The Sound: Classic American folk music.
In the Cafeteria, They Sit With: Dan Zanes, Pete Seeger, Laura Doherty
Best Moments: Serving as more of a mantra than a song, “Keep on the Sunny Side” once again proves irresistible. In today’s hectic, oft crazy world, the simply refrain of the century+ old traditional tune never felt more appropriate or necessary. Mitchell’s recording of this classic includes Amy & Levon Helm, Larry Campbell and Teresa Williams, and is just about the loveliest thing I’ve heard this year. Along those same lines, “Lovely Day”, with it’s spot-on sentiment “…then I look at you and the world’s alright with me”, reminds us that there exists a bottomless well of inspiration and positivity in the silly faces, cheesy grins, and maybe even those adorable sad-lips, of our little ones.
Mitchell and her daughter Storey conspire to turn John Martyn’s “Fairy Tale Lullaby” into your daughter’s newest favorite snuggling-up song. It’s as perfect a 2 1/2 minutes as you’ll ever spend with your child wrapped in your arms under, ideally, an old quilt once belonging to your grandmother.
Bonus Thoughts: Watch Elizabeth Mitchell, family & friends perform “Green Green Rocky Road” with Dan Zanes live at the Many Hands Haiti Benefit Concert in Florence, MA last month:
Bonus Bonus Thought: Design your own “Sunny Day” mask, like the one on the album cover, here.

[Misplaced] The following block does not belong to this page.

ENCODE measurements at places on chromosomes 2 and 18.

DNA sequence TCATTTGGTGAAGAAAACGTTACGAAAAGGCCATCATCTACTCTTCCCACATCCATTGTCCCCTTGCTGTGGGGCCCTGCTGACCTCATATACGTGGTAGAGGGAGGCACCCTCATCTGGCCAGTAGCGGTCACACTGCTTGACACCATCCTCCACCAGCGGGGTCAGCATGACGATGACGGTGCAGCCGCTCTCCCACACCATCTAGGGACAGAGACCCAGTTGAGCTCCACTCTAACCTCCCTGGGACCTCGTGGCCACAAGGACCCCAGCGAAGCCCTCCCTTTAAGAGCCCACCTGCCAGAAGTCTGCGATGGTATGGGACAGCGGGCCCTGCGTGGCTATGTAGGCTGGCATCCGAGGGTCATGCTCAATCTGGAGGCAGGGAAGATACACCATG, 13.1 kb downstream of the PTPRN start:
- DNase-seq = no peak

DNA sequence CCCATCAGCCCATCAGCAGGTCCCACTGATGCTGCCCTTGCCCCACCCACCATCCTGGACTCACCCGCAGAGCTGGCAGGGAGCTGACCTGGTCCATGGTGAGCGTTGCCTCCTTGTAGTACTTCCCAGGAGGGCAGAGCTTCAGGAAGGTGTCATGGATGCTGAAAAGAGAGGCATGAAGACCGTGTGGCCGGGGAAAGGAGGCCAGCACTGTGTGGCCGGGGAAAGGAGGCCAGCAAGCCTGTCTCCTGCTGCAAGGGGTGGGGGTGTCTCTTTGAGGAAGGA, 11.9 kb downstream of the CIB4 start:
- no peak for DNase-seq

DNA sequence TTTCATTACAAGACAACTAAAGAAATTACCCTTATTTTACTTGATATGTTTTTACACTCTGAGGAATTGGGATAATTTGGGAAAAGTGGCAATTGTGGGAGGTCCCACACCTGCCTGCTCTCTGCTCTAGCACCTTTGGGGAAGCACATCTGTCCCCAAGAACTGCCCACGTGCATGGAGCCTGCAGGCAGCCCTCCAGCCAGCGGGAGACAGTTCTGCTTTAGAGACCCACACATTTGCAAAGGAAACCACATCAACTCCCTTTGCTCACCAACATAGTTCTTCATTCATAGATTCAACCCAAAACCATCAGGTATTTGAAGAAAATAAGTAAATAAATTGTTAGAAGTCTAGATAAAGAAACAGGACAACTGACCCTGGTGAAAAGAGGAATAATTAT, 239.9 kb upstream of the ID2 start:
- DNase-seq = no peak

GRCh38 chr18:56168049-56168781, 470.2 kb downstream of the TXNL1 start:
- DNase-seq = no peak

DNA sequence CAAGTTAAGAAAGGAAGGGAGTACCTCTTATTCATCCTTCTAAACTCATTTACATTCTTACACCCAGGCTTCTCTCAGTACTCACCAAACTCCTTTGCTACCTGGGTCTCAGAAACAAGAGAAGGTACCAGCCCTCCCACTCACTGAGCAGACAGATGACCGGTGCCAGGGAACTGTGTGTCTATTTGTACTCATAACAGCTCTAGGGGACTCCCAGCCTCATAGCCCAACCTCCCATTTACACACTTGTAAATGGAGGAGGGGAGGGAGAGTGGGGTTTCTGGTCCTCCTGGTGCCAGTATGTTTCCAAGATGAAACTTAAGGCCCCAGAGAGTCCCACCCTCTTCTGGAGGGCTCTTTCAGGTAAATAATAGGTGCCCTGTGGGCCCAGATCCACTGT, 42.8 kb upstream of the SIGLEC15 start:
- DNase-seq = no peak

Okay, Time to Wrap it Up with a Nice Little Bow: Elizabeth Mitchell is a picturesque covered bridge connecting modern families to old timey music. This is a role Dan Zanes has played for countless children over the past decade, but in 2010 it’s squarely Mitchell’s gig. Her albums, and this latest is no different, are textbooks for an all-ages folk music class for which there is no prerequisite. So regardless of whether you yourself grew up with Seeger, Jenkins, and Guthrie, “Sunny Day” can bring you and your children up to speed on traditional American music (and even a little Chuck Berry), all in under 45-minutes.
I’ll admit that Mitchell’s softness is not for everyone. To be frank, until my own musical path led me to Dylan and the Band back in my early-20’s, I would have all but ignored an album like “Sunny Day”. Now, as a fan of music and, to an extent, of music history, I cherish sharing songs like “Shoo Li Loo” and “Keep on the Sunny Side” with my kids. As luck would have it Mitchell brings my introduction to American roots rock-n-roll full circle through her relationship with The Band’s Levon Helm. The legendary drummer and vocalist appears on several tracks here, including “Mystery Train” which will sound very familiar to fans of “The Last Waltz”.
“Sunny Day” is an elegant collection of folk songs performed with an uncompromising intimacy, and stands as Elizabeth Mitchell’s best album to date. And I can’t help but think that the more folks who listen to it, the less insane this planet would be.
*Elizabeth Mitchell’s “Sunny Day” was provided to OWTK for review. The opinions expressed above are unbiased and true – no arm twisting took place in the review process.